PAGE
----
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I tried the following steps to upgrade CHARSET to utf8mb4 and to connect it to the existing backend server.

  1. ALTER TABLE users CONVERT TO CHARACTER SET utf8mb4 COLLATE utf8mb4_unicode_ci;

  2. update the DB connection parameters.

"user:pass@tcp(server:3306)/mydbcharset=utf8mb4&collation=utf8mb4_unicode_ci"

This is the users table schema before migration.

CREATE TABLE IF NOT EXISTS `users` (
    `id`               BIGINT(20) NOT NULL AUTO_INCREMENT,
    `email`            VARCHAR(255) NOT NULL DEFAULT '',
    `password`         VARCHAR(255) NOT NULL DEFAULT '',
    `country_code`     CHAR(4) NOT NULL DEFAULT '',
    `industry`         VARCHAR(255) NOT NULL DEFAULT '',
    `company_size`     VARCHAR(255) NOT NULL DEFAULT '',
    `company_name`     VARCHAR(255) NOT NULL DEFAULT '',
    `last_name`        VARCHAR(255) NOT NULL DEFAULT '',
    `first_name`       VARCHAR(255) NOT NULL DEFAULT '',
    `newsletter`       TINYINT(1) NOT NULL DEFAULT 0,
    `company_website`  VARCHAR(255) NOT NULL DEFAULT '',
    `job_title`        VARCHAR(255) NOT NULL DEFAULT '',
    `profile_picture`  VARCHAR(255) NOT NULL DEFAULT '',
    `verified`         TINYINT(1) NOT NULL DEFAULT 0,
    `p_updated_time`   INT NOT NULL DEFAULT 0,
    `created`          TIMESTAMP NOT NULL DEFAULT CURRENT_TIMESTAMP,
    `updated`          TIMESTAMP NOT NULL DEFAULT CURRENT_TIMESTAMP ON UPDATE CURRENT_TIMESTAMP,
    PRIMARY KEY (`id`),
    UNIQUE KEY (`email`)
)ENGINE = InnoDB DEFAULT CHARSET=UTF8;

Everything works fine so far.

My worry is that some of the VARCHAR columns have character constrain as 255. In this article https://mathiasbynens.be/notes/mysql-utf8mb4 and the accepted answer here How to easily convert utf8 tables to utf8mb4 in MySQL 5.5 says updating varchar(255) to 191 is needed. However I did not encounter issues without doing that, existing DB has around 100 user records and a dry run of the above migration worked perfectly.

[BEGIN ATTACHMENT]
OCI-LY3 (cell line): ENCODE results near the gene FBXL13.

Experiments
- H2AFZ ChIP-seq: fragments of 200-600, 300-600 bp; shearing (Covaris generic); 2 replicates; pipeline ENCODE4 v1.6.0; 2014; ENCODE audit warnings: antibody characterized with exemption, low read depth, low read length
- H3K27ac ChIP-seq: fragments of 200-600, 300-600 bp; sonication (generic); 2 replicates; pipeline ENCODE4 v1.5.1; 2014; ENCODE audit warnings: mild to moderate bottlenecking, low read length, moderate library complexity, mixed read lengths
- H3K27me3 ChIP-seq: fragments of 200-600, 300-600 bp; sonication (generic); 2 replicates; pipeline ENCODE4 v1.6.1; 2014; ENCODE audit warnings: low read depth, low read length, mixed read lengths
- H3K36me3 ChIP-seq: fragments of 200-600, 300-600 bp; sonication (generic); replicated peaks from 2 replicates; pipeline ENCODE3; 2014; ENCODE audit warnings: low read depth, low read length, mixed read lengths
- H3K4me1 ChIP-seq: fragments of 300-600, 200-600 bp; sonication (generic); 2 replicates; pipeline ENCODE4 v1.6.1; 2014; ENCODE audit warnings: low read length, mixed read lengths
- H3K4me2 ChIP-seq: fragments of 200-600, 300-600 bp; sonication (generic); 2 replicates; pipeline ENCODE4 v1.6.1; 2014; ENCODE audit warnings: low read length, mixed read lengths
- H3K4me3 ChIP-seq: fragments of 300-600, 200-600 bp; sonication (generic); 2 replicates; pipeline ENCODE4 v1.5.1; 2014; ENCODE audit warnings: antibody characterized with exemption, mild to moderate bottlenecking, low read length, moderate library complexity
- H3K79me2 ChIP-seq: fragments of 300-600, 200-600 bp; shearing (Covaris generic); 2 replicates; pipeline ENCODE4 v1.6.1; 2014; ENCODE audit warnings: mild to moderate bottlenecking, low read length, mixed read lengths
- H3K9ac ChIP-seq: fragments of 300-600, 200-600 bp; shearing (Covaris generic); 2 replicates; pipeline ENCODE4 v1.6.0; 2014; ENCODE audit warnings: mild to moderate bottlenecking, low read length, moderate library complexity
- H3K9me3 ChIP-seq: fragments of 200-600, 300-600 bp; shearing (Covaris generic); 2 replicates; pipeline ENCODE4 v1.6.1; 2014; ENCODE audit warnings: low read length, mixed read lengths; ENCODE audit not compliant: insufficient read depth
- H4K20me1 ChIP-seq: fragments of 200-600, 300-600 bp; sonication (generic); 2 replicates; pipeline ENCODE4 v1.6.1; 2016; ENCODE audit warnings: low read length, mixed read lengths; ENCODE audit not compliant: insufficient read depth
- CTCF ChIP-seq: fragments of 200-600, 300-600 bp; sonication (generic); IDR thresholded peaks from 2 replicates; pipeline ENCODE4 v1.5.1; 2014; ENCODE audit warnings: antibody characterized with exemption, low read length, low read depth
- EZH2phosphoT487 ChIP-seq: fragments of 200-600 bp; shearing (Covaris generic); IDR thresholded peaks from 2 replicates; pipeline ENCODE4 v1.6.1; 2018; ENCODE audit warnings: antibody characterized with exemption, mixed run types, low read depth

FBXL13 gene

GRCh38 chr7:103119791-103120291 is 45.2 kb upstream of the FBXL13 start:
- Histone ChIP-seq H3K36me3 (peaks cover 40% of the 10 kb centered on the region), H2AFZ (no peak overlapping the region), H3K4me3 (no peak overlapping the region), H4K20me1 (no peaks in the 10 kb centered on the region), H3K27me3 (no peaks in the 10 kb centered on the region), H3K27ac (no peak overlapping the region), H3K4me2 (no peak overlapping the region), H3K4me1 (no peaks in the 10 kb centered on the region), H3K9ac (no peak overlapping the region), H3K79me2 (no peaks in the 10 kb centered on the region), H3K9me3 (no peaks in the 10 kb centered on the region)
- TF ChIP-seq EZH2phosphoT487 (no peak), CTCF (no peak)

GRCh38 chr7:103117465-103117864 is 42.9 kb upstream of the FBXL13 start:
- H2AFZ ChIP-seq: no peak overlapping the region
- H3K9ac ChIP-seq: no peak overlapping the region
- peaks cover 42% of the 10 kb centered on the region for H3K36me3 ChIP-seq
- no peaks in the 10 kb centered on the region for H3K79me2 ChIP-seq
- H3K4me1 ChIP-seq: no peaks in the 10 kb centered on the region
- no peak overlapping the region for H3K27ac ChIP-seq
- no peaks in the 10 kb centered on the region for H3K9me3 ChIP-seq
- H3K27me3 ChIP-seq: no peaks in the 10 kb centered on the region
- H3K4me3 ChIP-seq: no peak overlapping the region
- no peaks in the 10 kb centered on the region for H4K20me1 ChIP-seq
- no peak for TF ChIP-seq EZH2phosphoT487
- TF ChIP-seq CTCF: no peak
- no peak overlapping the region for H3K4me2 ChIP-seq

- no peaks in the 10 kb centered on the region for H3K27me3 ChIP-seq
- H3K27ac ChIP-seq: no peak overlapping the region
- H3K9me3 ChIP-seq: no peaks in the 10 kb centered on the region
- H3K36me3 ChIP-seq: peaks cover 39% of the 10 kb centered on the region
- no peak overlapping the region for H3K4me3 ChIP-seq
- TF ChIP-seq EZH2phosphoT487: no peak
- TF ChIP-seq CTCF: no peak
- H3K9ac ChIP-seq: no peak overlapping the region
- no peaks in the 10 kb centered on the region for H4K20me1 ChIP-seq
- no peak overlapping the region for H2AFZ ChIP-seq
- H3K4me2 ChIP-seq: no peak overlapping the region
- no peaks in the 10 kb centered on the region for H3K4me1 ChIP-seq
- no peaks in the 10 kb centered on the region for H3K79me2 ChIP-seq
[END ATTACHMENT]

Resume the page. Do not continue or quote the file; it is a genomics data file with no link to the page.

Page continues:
Question are

  1. Is it mandatory to check and update column lengths when moving from utf8 to utf8mb4, if not what kind of issues could arise?
  2. Is it also mandatory to change the CHARSET of the database? Why not change only the charset of the table?

--UPDATE--

For someone who runs into foreign key violations can use the below

SET FOREIGN_KEY_CHECKS=0;

-- Insert your other SQL Queries here...
 ALTER TABLE tble_name CONVERT TO CHARACTER SET utf8mb4 COLLATE utf8mb4_unicode_ci;

SET FOREIGN_KEY_CHECKS=1;
1

5.5 and 5.6 had the 191 problem. 5.7 solved the problem.

See this for discussion of multiple workarounds in 5.5/5.6. Both articles you reference is dated, since they discusses 5.5. (Note that I have already commented on both.)

I recommend you change 255 to some reasonable limit for each column, anyway.

A caveat with ALTER .. CONVERT TO .. -- If country_code were what it should be, namely CHARACTER SET ascii; the ALTER would change it to utf8mb4.

Q2...

The CHARSET of a column matters. The CHARSET of a table is just the default for the columns. Ditto for the database and any newly created table.

I prefer not to depend on such defaulting, and I explicitly state the CHARSET on any table I CREATE. Others may prefer to do a ALTER DATABASE.

  • Thanks, this is great information. What's your opinion on question 2?. – Anuruddha Dec 12 '17 at 4:53
  • @Anuruddha - Sorry. I added two answers (my opinion, and a differing opinion). – Rick James Dec 12 '17 at 5:04

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